“Public infrastructure of this nature typically needs 20 to 25 years (to pay off), like the Hardy parking deck,” Derenzy wrote in a memo to city leaders. “The extension of TIF 97 for an additional 20 years is necessary if we are to realize a west end parking structure utilizing TIF.”
Derenzy says other potential funding sources – from raising parking fees to using general fund dollars to securing private investment – are either “impossible” to do at a scale that would pay for the deck or would require a complete change in project scope, such as having a private instead of public deck. She sees extending TIF 97 as the city’s only realistic option for building the deck as city leaders have envisioned it. There are also numerous other high-profile projects on the horizon for the DDA that could be at least partially funded by extending TIF 97, including a redesign of the Sara Hardy Farmers Market, the construction of a new civic square, projects to improve public access and recreation on the lower Boardman River, and streetscape, alley, and tree planting initiatives. “All of those projects are important for the health and vitality of downtown,” Derenzy says.
City leaders approved extending downtown’s other tax increment financing plan, TIF 2, when it expired in 2016. However, in that district, leaders “reset” the plan. TIF districts freeze the taxable values of all the parcels in their boundaries in the year they’re launched – ie, at the 1997 rates for the TIF 97 district – and then capture taxes on the difference between those base rates and the actual increasing property values each year over the lifespan of the plan. When agreeing to extend TIF 2 for another 25 years, leaders “reset” or brought the base rates up to today’s property values. The reset provided a boost in revenues to local taxing jurisdictions whose funds were being captured - organizations like Northwestern Michigan College, Bay Area Transportation Authority, and Traverse Area District Library - but has also meant a slower trickle of funding to the TIF 2 account, since the tax capture started over. For TIF 97, Derenzy is proposing only extending the plan, not resetting it – a reset would not generate enough tax capture to pay for the deck, she says.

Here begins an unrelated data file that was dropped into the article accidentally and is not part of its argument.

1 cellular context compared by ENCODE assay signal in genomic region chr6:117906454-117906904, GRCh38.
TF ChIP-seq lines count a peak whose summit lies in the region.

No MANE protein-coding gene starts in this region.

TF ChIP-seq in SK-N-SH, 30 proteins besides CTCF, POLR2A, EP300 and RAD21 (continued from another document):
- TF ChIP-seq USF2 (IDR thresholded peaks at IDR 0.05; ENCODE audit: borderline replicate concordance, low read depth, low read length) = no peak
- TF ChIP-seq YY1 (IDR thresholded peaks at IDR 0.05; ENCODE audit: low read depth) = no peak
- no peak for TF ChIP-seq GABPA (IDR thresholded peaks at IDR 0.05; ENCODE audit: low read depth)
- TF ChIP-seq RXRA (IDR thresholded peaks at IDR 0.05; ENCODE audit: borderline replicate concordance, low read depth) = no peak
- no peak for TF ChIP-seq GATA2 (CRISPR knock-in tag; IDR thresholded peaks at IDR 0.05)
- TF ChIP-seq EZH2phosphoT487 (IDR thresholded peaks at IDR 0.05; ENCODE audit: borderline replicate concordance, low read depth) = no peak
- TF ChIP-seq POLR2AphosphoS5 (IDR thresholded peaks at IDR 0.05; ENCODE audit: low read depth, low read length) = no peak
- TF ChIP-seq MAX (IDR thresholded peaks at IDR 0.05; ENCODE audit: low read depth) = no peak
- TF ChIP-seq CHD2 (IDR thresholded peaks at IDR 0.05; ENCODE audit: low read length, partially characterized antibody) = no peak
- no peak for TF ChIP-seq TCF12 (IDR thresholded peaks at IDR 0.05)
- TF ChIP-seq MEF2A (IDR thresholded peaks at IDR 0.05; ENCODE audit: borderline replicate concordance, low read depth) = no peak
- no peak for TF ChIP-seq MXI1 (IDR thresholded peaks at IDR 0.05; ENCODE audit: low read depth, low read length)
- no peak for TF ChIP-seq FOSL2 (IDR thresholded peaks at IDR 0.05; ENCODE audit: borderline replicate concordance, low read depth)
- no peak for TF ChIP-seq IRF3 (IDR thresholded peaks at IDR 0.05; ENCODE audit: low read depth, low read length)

Extending TIF 97 would only require the approval of DDA board members and city commissioners – not the taxing jurisdictions affected by the plan. But Derenzy says she still plans to meet with those agencies to gather their input. She points to projects that have sprung up around public parking decks – such as Hagerty’s expansion, Ivy Terrace, and Old Town Corner by the Old Town deck and 101 North Park, Radio Centre III, and the Park Place conference center by the Hardy deck – as providing new jobs and economic growth that benefit the entire community. She says a West Front deck will provide similar growth opportunities for that end of downtown, and that the sooner the city finalizes a funding plan for the project, the sooner the structure can be built.
“We realized that economic benefit at the Hardy and Old Town decks, and we will realize it on the west end,” she says. “But we can’t realize it without extending TIF 97.”